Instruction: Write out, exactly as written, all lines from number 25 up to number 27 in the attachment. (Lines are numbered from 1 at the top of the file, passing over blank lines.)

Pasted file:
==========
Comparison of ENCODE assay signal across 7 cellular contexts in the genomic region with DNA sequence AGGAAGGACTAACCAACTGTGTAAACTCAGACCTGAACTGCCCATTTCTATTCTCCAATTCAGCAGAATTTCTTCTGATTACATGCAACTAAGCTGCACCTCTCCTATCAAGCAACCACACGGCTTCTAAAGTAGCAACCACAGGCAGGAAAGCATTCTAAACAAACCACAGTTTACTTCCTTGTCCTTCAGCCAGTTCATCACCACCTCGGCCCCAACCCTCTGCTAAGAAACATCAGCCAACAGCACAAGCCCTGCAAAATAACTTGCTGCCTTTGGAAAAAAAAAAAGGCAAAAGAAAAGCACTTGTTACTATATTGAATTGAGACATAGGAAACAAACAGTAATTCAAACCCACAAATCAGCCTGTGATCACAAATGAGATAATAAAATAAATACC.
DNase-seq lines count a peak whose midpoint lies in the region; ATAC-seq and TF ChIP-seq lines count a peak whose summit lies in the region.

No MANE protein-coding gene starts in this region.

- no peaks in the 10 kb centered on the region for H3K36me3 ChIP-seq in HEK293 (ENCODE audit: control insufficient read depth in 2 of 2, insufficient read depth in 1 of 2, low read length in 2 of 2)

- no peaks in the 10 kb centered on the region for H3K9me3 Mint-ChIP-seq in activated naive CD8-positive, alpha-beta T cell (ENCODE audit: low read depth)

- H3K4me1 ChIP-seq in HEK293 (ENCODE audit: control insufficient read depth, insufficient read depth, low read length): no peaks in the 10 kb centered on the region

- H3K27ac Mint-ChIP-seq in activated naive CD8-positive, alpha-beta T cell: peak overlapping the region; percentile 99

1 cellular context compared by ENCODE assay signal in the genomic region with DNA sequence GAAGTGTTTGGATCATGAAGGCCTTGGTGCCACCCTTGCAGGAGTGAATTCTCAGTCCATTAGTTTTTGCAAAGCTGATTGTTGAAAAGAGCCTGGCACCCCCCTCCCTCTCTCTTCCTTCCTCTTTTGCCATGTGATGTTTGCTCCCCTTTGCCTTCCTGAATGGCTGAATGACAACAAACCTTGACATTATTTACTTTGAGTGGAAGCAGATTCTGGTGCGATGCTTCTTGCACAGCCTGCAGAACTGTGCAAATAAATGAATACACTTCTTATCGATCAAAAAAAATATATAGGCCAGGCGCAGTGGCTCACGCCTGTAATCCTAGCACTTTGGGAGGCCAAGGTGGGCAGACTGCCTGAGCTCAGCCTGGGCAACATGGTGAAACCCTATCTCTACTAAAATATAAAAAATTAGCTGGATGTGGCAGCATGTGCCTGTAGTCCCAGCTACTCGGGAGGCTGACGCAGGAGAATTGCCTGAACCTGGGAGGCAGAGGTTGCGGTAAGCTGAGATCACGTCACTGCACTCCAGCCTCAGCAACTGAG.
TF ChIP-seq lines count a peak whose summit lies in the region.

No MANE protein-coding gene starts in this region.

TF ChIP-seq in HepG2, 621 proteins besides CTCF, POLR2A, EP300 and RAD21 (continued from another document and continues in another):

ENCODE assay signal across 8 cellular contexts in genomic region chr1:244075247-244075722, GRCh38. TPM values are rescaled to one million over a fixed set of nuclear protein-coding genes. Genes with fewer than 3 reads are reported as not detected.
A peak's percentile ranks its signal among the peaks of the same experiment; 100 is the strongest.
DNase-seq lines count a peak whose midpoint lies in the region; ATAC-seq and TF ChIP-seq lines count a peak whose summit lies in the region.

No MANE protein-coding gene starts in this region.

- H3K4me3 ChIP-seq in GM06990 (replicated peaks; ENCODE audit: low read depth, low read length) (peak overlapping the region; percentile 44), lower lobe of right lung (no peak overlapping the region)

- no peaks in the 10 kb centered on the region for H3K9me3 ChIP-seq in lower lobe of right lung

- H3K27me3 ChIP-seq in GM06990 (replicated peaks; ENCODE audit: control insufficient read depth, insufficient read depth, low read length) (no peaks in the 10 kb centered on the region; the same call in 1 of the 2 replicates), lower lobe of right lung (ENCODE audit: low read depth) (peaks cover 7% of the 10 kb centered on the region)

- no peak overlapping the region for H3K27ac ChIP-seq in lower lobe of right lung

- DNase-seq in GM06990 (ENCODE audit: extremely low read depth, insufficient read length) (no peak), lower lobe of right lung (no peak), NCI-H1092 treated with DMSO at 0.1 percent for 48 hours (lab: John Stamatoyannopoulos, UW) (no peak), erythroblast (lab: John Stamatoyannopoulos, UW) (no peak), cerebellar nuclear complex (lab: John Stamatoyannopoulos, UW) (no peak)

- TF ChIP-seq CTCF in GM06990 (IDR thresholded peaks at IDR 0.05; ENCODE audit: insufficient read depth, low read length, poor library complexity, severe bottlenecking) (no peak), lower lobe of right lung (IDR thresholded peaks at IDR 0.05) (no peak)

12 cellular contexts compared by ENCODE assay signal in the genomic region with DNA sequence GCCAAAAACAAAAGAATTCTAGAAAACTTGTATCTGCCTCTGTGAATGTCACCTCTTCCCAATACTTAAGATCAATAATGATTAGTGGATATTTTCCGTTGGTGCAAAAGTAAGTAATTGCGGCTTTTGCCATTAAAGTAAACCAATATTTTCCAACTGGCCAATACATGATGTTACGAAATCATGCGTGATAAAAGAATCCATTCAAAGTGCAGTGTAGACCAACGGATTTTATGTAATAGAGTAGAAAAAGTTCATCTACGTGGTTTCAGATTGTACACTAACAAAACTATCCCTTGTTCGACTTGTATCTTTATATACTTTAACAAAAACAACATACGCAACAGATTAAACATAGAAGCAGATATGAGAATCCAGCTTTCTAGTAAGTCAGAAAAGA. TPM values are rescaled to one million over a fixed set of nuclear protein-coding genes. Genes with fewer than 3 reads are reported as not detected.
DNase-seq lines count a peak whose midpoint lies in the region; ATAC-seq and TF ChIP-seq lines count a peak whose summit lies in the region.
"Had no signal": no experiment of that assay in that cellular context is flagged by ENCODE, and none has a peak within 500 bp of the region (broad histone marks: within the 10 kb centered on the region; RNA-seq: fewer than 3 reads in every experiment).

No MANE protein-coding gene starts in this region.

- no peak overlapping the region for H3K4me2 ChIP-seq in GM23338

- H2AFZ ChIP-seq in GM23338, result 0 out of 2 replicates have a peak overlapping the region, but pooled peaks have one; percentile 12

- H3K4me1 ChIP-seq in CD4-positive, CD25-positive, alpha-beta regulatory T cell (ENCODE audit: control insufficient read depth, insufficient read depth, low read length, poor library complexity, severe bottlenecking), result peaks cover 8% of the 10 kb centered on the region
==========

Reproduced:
No MANE protein-coding gene starts in this region.

- no peak overlapping the region for H3K4me2 ChIP-seq in GM23338

- H2AFZ ChIP-seq in GM23338, result 0 out of 2 replicates have a peak overlapping the region, but pooled peaks have one; percentile 12